The picture above is the diagram which appears in the AIR CANADA medical form instructing doctors how to calculate the width of someon’s behind. The diagram, which is a line drawing, depicts the naked back and partial buttocks of someone who is seated. An arrow pointing to the outside of the left buttock indicates “Point A” and an arrow pointing to the outside of the right buttock indicates “Point B”.

By Harriet Baskas – Travel Writer

After fighting it for nearly a year, Canada’s major airlines finally unveiled procedures they claim will comply with the Canadian Transportation’s Agency’s “one-person, one-fare” ruling. On all domestic flights within Canada, the carriers are required to provide additional seating to disabled travelers who must be accompanied by a personal attendant or to travelers determined by medical professionals to be functionally disabled by obesity.

How airlines determine who needs or gets an extra seat has been a thorny issue. On Jan. 10, Air Canada and WestJet announced they will require disabled or obese passengers seeking a second seat to get a note from a doctor and send it in for review well before their flight date. But doctors, disability rights groups and travelers of all sizes are calling that requirement everything from “too burdensome” to “ludicrous,” and they give the plan’s chances of working a big fat zero.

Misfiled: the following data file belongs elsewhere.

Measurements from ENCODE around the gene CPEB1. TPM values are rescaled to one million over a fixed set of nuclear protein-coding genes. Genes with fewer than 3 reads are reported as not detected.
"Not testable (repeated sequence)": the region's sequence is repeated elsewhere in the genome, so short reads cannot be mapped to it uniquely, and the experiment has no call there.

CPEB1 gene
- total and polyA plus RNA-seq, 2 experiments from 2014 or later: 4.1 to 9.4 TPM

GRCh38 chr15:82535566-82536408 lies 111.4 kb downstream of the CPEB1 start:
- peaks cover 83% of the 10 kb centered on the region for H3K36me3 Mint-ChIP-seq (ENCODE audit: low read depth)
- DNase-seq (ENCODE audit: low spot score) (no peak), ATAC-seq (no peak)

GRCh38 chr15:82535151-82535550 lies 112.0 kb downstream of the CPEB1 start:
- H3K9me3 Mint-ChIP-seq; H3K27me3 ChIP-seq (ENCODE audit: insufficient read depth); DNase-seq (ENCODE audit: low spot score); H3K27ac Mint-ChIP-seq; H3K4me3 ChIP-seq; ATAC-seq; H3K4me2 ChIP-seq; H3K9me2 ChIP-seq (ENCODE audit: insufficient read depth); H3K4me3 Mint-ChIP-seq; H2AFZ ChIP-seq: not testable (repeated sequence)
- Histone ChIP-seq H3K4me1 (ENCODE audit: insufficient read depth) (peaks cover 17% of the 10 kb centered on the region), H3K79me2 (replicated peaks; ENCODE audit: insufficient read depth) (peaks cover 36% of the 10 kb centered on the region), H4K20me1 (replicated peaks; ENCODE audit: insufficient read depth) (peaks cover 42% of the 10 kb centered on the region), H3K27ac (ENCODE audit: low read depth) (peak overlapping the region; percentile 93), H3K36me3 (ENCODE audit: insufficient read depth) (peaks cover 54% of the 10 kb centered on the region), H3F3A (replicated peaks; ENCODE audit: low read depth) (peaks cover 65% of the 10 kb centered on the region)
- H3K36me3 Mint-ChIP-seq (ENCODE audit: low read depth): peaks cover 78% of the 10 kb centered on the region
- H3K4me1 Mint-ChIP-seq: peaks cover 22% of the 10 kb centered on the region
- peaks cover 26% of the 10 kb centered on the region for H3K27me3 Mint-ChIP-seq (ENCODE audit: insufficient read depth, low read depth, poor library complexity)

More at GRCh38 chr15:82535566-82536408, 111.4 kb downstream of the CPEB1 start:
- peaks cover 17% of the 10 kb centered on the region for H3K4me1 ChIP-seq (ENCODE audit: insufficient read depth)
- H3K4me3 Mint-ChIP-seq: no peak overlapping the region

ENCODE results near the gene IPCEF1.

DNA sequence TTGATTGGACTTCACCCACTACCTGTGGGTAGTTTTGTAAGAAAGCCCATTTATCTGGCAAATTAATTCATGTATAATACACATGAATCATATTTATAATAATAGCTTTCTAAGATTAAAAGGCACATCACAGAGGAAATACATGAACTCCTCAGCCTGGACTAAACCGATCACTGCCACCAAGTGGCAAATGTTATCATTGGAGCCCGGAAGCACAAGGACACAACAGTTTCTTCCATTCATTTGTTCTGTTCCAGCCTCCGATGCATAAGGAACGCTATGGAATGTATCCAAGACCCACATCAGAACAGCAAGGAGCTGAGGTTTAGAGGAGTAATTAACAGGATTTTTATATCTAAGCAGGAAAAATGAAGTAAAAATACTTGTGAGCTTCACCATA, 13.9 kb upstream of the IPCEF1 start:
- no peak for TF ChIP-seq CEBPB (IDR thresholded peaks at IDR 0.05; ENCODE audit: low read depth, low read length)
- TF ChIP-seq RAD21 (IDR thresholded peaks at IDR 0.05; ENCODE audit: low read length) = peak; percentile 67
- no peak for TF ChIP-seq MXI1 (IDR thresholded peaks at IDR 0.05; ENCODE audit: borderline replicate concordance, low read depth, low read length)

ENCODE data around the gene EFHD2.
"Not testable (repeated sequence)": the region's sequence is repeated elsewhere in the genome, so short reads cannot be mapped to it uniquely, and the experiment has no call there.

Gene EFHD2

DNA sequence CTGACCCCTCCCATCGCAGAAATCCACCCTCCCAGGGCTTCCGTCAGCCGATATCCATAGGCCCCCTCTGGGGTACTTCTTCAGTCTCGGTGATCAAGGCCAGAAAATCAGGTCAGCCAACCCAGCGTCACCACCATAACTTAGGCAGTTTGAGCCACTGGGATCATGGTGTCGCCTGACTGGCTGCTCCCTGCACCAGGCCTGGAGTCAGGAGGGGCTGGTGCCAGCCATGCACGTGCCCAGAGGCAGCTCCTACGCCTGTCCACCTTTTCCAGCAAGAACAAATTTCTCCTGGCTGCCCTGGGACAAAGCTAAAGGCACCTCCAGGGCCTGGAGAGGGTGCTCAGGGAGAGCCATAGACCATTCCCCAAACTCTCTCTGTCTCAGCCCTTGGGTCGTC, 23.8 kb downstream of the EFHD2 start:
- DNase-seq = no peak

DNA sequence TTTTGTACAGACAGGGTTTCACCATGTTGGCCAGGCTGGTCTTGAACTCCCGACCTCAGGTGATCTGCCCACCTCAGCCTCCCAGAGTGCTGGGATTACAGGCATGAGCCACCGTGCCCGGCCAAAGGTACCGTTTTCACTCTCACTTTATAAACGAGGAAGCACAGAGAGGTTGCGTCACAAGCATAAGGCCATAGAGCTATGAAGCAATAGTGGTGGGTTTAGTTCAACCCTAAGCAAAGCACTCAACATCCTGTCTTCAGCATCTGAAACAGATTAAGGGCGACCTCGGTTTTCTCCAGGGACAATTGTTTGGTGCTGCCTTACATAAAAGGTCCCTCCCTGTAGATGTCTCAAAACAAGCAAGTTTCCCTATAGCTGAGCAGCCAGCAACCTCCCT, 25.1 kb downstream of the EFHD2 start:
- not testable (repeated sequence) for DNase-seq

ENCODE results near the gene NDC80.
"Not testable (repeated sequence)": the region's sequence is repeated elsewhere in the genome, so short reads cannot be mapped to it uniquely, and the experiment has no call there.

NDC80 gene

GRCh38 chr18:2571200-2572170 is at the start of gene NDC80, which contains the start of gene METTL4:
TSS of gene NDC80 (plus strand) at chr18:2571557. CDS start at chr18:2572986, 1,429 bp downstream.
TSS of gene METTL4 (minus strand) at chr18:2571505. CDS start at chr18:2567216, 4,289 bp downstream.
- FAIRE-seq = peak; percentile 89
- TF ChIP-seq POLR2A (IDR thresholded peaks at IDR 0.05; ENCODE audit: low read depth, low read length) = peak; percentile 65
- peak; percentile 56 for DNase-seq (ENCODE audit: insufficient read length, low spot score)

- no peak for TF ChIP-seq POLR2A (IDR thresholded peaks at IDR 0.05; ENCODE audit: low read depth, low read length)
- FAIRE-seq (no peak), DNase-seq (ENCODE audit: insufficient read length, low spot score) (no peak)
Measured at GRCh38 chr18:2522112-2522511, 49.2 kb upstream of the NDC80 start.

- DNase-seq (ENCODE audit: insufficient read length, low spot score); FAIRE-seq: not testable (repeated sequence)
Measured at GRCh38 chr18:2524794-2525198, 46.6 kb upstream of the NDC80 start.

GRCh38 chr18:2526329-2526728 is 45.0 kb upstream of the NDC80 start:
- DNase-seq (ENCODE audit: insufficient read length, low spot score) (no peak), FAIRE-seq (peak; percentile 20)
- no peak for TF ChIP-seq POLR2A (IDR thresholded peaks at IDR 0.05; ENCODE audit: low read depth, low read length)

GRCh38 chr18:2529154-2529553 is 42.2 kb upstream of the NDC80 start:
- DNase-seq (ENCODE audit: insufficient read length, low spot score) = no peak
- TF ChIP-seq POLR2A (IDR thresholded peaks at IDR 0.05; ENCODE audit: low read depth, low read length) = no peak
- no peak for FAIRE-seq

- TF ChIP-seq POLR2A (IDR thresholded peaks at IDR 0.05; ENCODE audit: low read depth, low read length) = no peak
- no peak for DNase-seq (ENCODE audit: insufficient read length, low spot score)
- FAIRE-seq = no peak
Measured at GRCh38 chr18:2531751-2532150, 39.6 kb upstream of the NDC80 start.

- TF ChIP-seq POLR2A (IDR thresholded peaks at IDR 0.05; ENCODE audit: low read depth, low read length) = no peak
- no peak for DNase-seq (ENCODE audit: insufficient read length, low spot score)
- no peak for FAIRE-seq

Disability rights groups claim the medical forms require passengers to give too much personal information to the airlines. They suggest a third party — one more experienced with these issues — would be better suited for the job. The Canadian Medical Association (CMA), meanwhile, is complaining that the form asking doctors to measure a patient’s behind “shows a disregard for the use of scarce medical resources.”

Read the entire article here: http://www.msnbc.msn.com/id/28777115/

Acknowledgements to Beth Haller at media dis&dat.